Finding John the Baptist (And Jesus too)

In the second episode of Finding Jesus, the CNN special based on the new book by David Gibson and Michael McKinley, the focus is on John the Baptist. That being the case, this episode might be termed: Finding John the Baptist (okay, and Jesus too). And, within the quest for Jesus, learning all one can about John the Baptist is a fine place to begin.

In all four canonical Gospels John the Baptist is seen as a forerunner of Jesus' ministry, and in the Gospel of John, some of Jesus' first followers are presented as disciples of John who leave John in order to follow Jesus. In my view, this rather informal presentation seems more informative than more programmatic presentations of Jesus' calling twelve disciples in the Synoptics. They follow Jesus because of personal interest, providing also hints of connections between Jesus and John. The film furthers that link as it relates to Jesus' first followers and their allegiance to the Baptist and then to Jesus.

Jesus' connections with John the Baptist are well documented here, including the relationship between Mary and Elizabeth -- mothers of Jesus and John -- who were related to each other as kinfolk. Jesus' having been baptized by John in the Jordan River also marks the beginning of his public ministry, and in that sense, understanding the ministry of Jesus receives a helpful assist by focusing first on the mission of John. He is presented in the Fourth Gospel as having come to point Jesus out, and declaring that Jesus must increase and that he must decrease features John's pivotal witness to Jesus (John 1:31; 3:30). John's portrayal in the Synoptics, however, shows the political side of his mission more clearly.

At this point, the film makes its strongest contributions historically -- showing the mission of John as naming sins of his contemporaries and calling for repentance; this even applied to the ruler, Herod Antipas. As he had courted and married Herodias, the wife of his brother Philip, John judged him harshly for transgressing Jewish religious and moral laws. Indeed, John rendered prophetic judgments, calling the populace and rulers alike to repent and to live in ways pleasing to God. This is what his baptizing work affirmed -- repentance and turning one's back on duplicitous and compromised living. This is why Herodias devised a way to have him killed; John had embarrassed her and Herod publicly, and the head of John the Baptist on a platter became the request of her dancing daughter, who enticed Herod into an offer that led to John's death.

In these ways, the CNN special follows the biblical accounts quite suitably, especially elucidating the political realism of the Roman backdrop and the ire felt by leaders whose moral failures were called out by the prophetic witness of John. On this score, a bit more could have been done, in my view, regarding the realism of the temptations of Jesus in the wilderness. Yes, bread, kingdoms, and rescuing angels are presented in Matthew and Luke as temptations faced by Jesus, but such temptations as the desire to be relevant, powerful, and spectacular could have been connected more directly with messianic leaders of Jesus' day and the sorts of issues faced by aspiring leaders in later generations -- including today. After all, Josephus mentions several messianic leaders around the time of Jesus (described in further detail in From Crisis to Christ) as a help in understanding the political backdrop of John and Jesus and their ministries.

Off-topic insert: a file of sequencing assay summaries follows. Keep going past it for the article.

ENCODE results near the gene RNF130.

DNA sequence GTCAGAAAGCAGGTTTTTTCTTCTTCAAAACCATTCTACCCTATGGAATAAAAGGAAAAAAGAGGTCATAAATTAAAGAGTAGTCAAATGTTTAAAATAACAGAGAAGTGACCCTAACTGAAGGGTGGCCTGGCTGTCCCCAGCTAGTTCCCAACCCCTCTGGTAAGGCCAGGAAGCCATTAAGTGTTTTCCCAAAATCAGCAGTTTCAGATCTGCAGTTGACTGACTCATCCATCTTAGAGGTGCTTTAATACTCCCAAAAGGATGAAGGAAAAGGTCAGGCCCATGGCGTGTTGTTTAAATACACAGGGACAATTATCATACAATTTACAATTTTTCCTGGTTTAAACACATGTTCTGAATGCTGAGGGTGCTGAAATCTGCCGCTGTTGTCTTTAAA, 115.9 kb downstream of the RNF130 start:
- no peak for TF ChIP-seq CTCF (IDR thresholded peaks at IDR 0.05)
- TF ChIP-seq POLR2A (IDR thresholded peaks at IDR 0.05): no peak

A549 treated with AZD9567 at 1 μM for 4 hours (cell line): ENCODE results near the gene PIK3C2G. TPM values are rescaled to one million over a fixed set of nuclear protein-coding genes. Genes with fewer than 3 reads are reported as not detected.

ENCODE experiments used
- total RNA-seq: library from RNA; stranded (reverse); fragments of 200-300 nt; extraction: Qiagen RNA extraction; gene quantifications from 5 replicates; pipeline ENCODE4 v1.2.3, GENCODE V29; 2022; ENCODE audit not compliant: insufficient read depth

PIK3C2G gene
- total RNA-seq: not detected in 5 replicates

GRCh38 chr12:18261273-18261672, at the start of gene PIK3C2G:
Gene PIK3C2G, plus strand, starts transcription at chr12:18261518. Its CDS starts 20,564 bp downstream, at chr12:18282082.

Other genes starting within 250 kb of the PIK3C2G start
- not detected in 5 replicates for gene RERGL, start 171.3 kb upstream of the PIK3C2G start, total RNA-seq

On this point, Josephus describes John the Baptist as a good and righteous man (Antiquities 18.5), who threatened Herod politically. This will also explain why Jesus was such a threat to political and religious leaders alike. If Jesus challenged the likes of Herod and Pilate, as well as Pharisees and Sadducees, in the name of God's truth and loving concern for others, one can understand the impact of his appeal. While the documentary does not go into this feature of John's ministry, his baptizing of the repentant in the free-flowing Jordan can be seen as a protest against outward religious symbols of purification in the name of authenticity and a commitment to right living. Jesus furthered that impetus with this cleansing the temple, his subversive teachings, and healing on the Sabbath; I imagine those features will likely follow in future episodes.

One further connection with the first episode is worthy of mention here -- the testing of DNA in two ancient relics claiming to be fingers of John the Baptist. While the 5th-century box from the John-the-Baptist church in Bulgaria features a bone dating to the early-to-mid first century CE, the relic from the Kansas City collection is from a much later date. Therefore, while only one of these relics comes from the time of John the Baptist, lingering questions follow. If DNA samples of the blood on the Shroud of Turin could be tested, I wonder if the different bits are from the same person, and if so, might they be from the first century CE in the region of Palestine, and further, might they show any connection with samples from any of the hundreds of John-the-Baptist relics claimed as historic relics? After all, if Jesus and John were cousins, a link could indeed be telling... inquiring minds might like to know.

Whatever the case, this episode moves the viewer a bit closer to Jesus by finding out first a bit more about John the Baptist. I understand there are six episodes overall, and that a focus on Judas is next. That being the case, was he a traitor from the start, or do good intentions sometimes go awry? Next week I suppose we'll know, or at least have a bit more to think about. For now, finding Jesus is furthered by finding out a bit more about his forerunner, John the Baptist.